Overall, evidence of regional differences in ADHD diagnostic prevalence and medication use is inconsistent, and state-level data have not been evaluated with a multivariate approach. Thus we used the largest and most recently available nationally representative data set to estimate variation in diagnostic prevalence and medication rates across census regions, to estimate parallel variation across states, and to examine whether state-level health care provider characteristics and education policies were associated with state-level variation.

To determine how diagnostic prevalence and medication rates varied with controls for demographic differences across geographical areas, we estimated two logistic regression models. In the first, the dependent variable indicated whether a doctor or health care professional had ever told the respondent (usually the child's parent or guardian) that the child had attention-deficit disorder or ADHD (hereafter, we refer to both conditions as simply ADHD). In the second, the dependent variable indicated whether the respondent reported that the child was taking medication for this condition at the time of the survey; this model included only children reported as having an ADHD diagnosis.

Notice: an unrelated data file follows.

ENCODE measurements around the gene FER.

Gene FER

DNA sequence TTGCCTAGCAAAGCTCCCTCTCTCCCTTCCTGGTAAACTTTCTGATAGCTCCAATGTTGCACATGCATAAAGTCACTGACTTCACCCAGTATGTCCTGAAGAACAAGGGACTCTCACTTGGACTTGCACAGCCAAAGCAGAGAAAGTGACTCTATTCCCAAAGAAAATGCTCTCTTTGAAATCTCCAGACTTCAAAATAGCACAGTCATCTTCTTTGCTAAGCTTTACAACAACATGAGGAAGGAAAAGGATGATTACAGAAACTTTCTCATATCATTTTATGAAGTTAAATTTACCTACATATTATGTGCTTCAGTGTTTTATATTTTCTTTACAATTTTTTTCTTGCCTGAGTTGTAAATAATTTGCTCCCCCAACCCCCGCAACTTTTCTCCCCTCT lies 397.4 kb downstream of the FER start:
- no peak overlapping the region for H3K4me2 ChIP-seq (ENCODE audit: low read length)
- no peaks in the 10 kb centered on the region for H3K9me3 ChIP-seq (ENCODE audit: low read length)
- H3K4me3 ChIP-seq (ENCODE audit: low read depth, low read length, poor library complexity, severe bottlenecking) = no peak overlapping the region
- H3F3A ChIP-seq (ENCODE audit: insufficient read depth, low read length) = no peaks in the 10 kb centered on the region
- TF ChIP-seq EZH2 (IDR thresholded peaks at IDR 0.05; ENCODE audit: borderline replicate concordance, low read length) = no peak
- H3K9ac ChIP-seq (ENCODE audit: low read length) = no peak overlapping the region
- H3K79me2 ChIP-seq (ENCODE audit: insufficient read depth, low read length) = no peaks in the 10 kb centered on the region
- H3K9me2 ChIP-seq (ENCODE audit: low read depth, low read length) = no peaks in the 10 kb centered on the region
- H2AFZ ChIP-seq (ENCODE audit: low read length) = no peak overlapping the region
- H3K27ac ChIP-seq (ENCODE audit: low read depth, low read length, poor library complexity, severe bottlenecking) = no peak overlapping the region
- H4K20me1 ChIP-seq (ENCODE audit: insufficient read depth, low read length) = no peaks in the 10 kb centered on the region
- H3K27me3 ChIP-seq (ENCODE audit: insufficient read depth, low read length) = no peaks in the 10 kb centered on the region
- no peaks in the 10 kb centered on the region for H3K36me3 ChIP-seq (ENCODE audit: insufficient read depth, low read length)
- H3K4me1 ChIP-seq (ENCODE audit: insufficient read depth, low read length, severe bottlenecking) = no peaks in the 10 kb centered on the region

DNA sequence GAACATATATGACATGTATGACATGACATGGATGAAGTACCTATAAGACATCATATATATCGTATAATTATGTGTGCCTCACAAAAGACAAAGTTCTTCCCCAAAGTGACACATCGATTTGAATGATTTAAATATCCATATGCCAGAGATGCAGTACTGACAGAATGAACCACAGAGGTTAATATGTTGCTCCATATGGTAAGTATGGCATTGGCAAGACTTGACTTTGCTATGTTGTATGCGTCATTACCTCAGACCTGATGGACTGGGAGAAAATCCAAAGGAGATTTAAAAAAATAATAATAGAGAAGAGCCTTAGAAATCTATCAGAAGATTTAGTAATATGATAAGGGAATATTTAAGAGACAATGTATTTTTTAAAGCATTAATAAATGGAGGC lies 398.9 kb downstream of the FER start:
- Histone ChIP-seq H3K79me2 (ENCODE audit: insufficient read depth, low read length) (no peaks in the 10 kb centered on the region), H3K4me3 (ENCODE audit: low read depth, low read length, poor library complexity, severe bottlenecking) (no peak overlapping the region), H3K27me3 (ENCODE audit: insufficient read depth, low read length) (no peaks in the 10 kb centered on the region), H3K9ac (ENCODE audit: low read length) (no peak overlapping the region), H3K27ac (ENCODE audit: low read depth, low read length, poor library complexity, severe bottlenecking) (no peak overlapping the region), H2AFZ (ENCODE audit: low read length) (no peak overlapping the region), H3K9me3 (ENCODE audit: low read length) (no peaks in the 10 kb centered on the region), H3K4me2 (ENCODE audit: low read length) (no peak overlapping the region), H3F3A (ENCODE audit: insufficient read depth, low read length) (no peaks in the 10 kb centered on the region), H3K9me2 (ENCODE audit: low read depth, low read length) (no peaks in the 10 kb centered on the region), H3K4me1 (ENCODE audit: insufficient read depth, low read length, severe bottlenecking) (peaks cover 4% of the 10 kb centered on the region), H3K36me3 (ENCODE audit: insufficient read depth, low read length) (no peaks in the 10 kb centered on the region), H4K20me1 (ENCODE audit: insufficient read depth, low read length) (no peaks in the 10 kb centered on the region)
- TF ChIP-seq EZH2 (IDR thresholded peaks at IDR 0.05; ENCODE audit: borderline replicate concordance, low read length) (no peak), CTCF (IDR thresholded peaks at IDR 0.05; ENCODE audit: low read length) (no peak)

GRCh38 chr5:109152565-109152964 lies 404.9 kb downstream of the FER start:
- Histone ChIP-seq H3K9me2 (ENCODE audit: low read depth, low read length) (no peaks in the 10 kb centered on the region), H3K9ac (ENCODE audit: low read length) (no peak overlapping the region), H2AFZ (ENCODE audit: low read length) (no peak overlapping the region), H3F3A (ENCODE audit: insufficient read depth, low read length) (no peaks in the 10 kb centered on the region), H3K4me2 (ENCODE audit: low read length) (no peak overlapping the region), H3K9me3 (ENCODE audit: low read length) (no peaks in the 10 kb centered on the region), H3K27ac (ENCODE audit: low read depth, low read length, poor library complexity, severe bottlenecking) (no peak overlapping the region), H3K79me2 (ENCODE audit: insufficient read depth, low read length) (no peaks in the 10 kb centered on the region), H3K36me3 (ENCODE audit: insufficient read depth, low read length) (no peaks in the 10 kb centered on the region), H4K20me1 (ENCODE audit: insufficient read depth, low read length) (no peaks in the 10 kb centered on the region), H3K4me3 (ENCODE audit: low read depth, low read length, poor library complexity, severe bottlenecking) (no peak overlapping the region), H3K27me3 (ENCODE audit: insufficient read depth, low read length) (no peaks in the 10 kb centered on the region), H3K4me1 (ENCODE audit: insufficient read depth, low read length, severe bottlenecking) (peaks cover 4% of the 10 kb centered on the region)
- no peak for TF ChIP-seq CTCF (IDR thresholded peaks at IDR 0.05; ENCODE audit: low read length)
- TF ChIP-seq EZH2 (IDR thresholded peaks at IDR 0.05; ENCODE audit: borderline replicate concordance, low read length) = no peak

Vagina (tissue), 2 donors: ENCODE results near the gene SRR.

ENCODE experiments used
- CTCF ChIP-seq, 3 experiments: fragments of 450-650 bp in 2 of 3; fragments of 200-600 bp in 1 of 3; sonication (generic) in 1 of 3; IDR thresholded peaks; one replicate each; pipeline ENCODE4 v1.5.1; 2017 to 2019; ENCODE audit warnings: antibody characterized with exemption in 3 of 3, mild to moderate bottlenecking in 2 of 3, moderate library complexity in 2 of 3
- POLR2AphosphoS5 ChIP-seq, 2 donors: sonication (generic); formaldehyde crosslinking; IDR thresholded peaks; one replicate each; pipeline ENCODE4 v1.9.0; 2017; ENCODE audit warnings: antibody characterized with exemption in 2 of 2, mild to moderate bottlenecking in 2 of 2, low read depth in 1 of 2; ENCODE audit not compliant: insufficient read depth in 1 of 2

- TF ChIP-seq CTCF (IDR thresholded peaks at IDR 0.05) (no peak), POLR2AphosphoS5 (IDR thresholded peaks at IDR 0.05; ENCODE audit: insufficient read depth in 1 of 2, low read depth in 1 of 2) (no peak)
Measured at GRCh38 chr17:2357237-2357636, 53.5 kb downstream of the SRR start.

In both models, similar to other ADHD investigations (11,12,13), independent variables included child's sex, age, race, health insurance status, and schooling status; family parental structure; number of children in the household; household income; highest level of education attained in the household; and geographic variables, by either census region or state. When census regions were used, West was the reference region. When states were used, to improve the interpretability of the results, we used an analytic technique that allowed comparison of the odds of being diagnosed (or taking medication) in a state versus the United States as a whole. Although the comparison state was within the United States as a whole, its influence on the nation's diagnostic prevalence and medication rate was minimal because all 50 states and the District of Columbia were included. In this approach, each state was represented by a dummy variable, and the model was constrained so that the sum of the state dummy parameter estimates was zero (21). This approach did not affect the statistical estimates of the nongeographical variables.